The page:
Cedar Hill's on the floor, with 19 minutes left before tip. DeSoto's still on its way from the locker room. The Longhorns certainly have a vocal Red Army contingent here; we'll see what reception the Eagles get in a minute.

And, about two minutes later, out come the Eagles. Not quite as noisy a welcome, but still enthusiastic. Ditto on crowd noise during introductions.

No love for Gordon Brown in Europe, either

German Chancellor Angela Merkel says further economic stimulus programs should come from individual nations and not a united G20.

Is Gordo looking more and more like a beggar, perhaps one from a Dickens novel?

Beyond that, the rebuke, by Germany as well as France, was directed at the U.S. as well as the U.K. It follows on suggestions yesterday that Obama needs to re-regulate banking first, THEN worry about spending more money.

Don’t read too much into Obama ‘no enemy combatant’ decision

Groups such as the ACLU and the Center for Constitutional Rights says it means little to moderate difference from BushCo policies, so far.
“It appears on first reading that whatever they call those they claim the right to detain, they have adopted almost the same standard (as) the Bush administration ... with one change, the addition of the word 'substantially' before the word ‘supported,’” the Center for Constitutional Rights said in a written statement. “This is really a case of old wine in new bottles.”

This is yet another thing that the MSLBs won’t tell you, though.

Anyway, let’s see actions match verbiage.

Obama continues government by ad-hoc committee

I’m all with President Obama’s plans to upgrade the Food and Drug Administration with more inspectors, more inspections, etc. I am not so much with him forming a special ad hoc cabinet-level working group to study other ways to improve the food safety and supply, etc.

First, when you put multiple cabinet secretaries together, you’re pretty much guaranteed turf battles. Second, Ag and HHS are pretty much guaranteed not to see eye-to-eye on many of the issues involved.

Obama’s learned too many of the wrong ideas of governance from Jack Kennedy, the first president to really start the idea of ad hoc executive government.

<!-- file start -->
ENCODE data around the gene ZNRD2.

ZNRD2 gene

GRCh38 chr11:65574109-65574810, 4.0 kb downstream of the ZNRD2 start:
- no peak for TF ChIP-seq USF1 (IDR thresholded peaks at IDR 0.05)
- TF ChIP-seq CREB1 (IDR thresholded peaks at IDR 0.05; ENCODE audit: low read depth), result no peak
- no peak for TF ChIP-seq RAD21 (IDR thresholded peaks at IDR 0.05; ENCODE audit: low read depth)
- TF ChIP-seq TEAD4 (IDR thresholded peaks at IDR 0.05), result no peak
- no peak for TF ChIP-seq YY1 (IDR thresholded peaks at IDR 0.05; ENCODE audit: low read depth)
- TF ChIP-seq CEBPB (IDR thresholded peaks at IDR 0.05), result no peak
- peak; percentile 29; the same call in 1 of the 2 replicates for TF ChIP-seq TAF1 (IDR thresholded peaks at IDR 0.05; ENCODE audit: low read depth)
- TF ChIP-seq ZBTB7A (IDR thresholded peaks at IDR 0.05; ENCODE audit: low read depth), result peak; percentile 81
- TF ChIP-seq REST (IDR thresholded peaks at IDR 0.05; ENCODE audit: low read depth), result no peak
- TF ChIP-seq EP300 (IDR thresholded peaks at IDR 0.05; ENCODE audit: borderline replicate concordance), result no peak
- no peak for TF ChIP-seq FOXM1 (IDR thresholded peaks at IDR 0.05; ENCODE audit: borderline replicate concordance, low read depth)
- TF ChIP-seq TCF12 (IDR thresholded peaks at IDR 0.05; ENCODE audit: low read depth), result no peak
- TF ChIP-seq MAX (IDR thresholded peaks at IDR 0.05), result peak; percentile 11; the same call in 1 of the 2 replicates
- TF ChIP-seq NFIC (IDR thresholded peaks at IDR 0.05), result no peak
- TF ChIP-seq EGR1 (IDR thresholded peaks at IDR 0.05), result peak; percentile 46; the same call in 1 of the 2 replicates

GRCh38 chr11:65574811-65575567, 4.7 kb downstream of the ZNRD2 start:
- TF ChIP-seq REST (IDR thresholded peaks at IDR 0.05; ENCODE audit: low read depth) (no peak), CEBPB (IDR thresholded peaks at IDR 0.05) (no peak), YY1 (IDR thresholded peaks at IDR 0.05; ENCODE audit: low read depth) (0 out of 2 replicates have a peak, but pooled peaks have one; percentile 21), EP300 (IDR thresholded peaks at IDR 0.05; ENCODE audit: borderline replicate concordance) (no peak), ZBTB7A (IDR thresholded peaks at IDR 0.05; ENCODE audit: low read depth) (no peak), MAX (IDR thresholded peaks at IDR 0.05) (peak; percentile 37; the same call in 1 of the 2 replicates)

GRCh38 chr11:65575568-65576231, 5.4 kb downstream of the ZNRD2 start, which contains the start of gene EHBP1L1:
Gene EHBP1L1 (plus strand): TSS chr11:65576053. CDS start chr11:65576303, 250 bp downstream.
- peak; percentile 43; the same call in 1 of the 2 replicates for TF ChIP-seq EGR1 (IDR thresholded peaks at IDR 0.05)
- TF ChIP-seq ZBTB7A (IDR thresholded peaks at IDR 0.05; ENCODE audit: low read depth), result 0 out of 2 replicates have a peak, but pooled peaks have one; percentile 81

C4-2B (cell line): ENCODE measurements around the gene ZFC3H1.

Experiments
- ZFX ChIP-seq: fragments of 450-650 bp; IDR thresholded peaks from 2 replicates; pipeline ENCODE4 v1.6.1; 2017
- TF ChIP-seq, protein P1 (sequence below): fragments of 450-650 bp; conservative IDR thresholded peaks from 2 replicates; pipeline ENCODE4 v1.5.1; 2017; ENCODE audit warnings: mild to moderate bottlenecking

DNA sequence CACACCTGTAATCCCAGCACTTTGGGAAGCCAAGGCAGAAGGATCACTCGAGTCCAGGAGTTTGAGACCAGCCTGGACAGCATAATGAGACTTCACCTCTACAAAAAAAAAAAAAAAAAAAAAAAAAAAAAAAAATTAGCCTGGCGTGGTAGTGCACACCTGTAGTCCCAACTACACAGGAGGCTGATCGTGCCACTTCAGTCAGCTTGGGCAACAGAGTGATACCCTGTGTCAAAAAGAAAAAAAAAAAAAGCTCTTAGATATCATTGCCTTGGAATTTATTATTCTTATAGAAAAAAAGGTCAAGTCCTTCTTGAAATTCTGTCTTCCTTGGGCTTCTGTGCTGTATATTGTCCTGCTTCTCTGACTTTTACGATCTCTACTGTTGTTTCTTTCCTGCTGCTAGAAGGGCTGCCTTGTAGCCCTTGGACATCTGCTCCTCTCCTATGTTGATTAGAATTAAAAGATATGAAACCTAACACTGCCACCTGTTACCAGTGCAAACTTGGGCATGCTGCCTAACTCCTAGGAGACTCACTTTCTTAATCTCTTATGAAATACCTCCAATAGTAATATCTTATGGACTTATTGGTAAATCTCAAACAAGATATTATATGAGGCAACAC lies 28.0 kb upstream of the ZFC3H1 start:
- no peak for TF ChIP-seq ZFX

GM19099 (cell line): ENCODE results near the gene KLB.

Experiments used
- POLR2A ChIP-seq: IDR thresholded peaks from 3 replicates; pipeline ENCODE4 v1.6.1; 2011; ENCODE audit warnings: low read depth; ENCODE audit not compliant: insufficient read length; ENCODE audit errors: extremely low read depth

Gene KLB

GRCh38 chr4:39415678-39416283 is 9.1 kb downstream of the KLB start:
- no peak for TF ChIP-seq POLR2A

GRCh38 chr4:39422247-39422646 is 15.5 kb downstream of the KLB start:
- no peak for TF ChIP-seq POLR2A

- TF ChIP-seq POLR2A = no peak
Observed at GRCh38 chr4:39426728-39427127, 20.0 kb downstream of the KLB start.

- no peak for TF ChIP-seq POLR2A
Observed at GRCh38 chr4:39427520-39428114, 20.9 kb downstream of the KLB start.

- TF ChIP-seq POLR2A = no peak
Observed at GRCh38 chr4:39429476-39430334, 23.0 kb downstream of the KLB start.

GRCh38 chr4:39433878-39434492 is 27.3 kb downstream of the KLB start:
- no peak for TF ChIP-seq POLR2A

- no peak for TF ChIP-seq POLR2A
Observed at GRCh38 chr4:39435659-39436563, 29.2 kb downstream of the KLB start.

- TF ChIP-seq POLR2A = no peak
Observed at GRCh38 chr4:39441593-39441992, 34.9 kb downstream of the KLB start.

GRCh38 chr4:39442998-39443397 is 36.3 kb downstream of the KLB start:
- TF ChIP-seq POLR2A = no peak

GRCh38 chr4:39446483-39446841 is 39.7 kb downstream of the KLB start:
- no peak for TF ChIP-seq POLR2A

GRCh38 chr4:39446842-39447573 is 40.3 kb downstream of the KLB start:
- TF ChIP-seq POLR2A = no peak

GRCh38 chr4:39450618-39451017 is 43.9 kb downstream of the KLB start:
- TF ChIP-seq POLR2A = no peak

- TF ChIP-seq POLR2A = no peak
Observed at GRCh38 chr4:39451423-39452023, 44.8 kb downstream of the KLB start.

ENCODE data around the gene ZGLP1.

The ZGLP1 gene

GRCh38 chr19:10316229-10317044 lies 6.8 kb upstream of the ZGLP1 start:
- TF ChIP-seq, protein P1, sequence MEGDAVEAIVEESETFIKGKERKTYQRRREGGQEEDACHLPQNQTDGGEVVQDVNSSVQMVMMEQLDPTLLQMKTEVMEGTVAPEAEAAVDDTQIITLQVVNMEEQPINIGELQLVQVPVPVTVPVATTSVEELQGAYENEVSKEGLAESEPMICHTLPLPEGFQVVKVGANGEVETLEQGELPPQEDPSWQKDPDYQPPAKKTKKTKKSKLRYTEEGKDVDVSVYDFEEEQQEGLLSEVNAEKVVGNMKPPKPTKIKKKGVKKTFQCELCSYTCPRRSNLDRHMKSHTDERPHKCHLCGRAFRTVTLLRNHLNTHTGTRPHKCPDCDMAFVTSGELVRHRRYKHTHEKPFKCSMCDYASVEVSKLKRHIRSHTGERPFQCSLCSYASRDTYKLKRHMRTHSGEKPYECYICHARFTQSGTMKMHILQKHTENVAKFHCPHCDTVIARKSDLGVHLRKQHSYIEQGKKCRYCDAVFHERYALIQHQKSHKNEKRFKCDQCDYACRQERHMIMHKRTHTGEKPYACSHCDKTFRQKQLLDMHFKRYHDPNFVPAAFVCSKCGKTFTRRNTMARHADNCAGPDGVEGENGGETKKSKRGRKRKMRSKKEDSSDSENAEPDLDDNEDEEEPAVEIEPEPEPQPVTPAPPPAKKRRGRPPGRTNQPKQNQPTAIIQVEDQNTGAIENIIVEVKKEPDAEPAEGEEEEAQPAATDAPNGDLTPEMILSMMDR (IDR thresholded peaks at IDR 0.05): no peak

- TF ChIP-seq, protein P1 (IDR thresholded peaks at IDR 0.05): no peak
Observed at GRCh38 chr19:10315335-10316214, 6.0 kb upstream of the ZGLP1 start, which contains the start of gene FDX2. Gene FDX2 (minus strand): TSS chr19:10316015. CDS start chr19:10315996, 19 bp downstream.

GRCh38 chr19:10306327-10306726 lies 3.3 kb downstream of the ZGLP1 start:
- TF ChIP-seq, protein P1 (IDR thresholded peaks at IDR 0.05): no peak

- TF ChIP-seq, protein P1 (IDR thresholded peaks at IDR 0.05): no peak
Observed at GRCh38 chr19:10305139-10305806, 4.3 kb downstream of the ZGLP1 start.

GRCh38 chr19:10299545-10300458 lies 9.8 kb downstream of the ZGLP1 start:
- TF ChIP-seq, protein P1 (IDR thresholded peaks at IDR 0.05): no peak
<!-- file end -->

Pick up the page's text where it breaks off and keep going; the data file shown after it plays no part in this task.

You thought SAILING the Northwest Passage was crazy?

How about driving it? A research team plans to do just that, to test ice thickness.

China unease only part of global economic worries

European G20 countries are telling the U.S. to re-regulate banking first, THEN worry about spending more money.
”The issue is not spending even more but to put in place a regulatory system to prevent the economic catastrophe that the world is experiencing from being repeated,” German Chancellor Angela Merkel said this week.

It’s a sentiment with which I agree.

Barney Frank has talked about, and is working on, something. I say no more “stimulus” until U.S. financial institutions get reined in.

No more secret Swiss bank accounts

The Swiss government, worried about the country officially being placed on an Organization for Economic Co-operation and Development tax evasion blacklist, Switzerland is opening its bank account privacy doors. Switzerland says it will hand over information on account holders suspected by other countries of tax evasion.

But, it's not the only such haven, not even the only one in Europe. The autonomous British island of Jersey is another.

March 13, 2009

Liveblogging Cedar Hill-SA Wagner state semifinal

GAME 61-58 CH - Milson 3 at buzzer. (For any people reading this, I will be blogging the state title game, too.) Get detailed wrap-up information at Today Newspapers.

0:40 4Q - Oliver wells hits 1 of 2 FTS, then Clarkson hits another 3. 57-56 CH.

1:10 4 - Clarkson scored to cut it to 54-53. Wells then responded to make it 56-53.

2:10 4Q - Devonte Hill a 3 for Wagner.

2:26 4Q - Wagner misses, then Glover hits a shot with 2:35 left and Wagner Coach Ellis calls tiomeout.

3:05 4Q - Clarkson a tough shot to cut it to 49-48. But Gipson converts another 3-point play to make it 52-48.

5:50 4Q - Gipson converted a three-point play to push the Longhorn lead to 48-40. But Wagner hit back-to-back baskets to cut it to 48-44.

7:21 4A - Two Longhorn baskets to start the fourth quarter, the second by Glover, lead to a Wagner timeout. 45-38.

END 3Q 41-38 CH; a six-point run to end the quarter.

1:21 3Q 38-37. Gipson hits two FTs for CH; Wagner going to press on D.

2:22 3Q - Wagner biggest lead of game at 38-35 with Devante Hall 3.

3:48 3a - 33-all and Wagner about to go to the line after we come back from the first CH timeout of the game.

5:40 3Q - 31-all. CH had the first bucket the half, but Wagner came back to tie.

1:00 2Q - Milson again on a 2; 10 points this half. 27-24 after a Wagner score.

1:44 2Q - 25-20 CH; Gipson had a big slam followed by another Milson 3. Wagner calls TO.

3:20 2Q - 20-all. CH is blocking several Wagner shots, but they're all going back to Wagner, which is getting a few offensive boards, too. A "bounces" game.

5:47 2Q - CH in foul trouble; already in bonus and Gipson has two. Game 16-all, getting a bit chippy.

14-all end 1. Andre Roberson hits 3 at buzzer for Wagner.

1:14 1Q - 14-11 CH; Milson has 7.

2:11 1Q - Wagner gets first lead at 11-10, but Shawn Glover right back for CH.

3:33 1Q - 10-6 Cedar Hill; Wagner scrappy on offensive glass; both teams a bit cold right now. Just keep refreshing this page every few minutes for updates.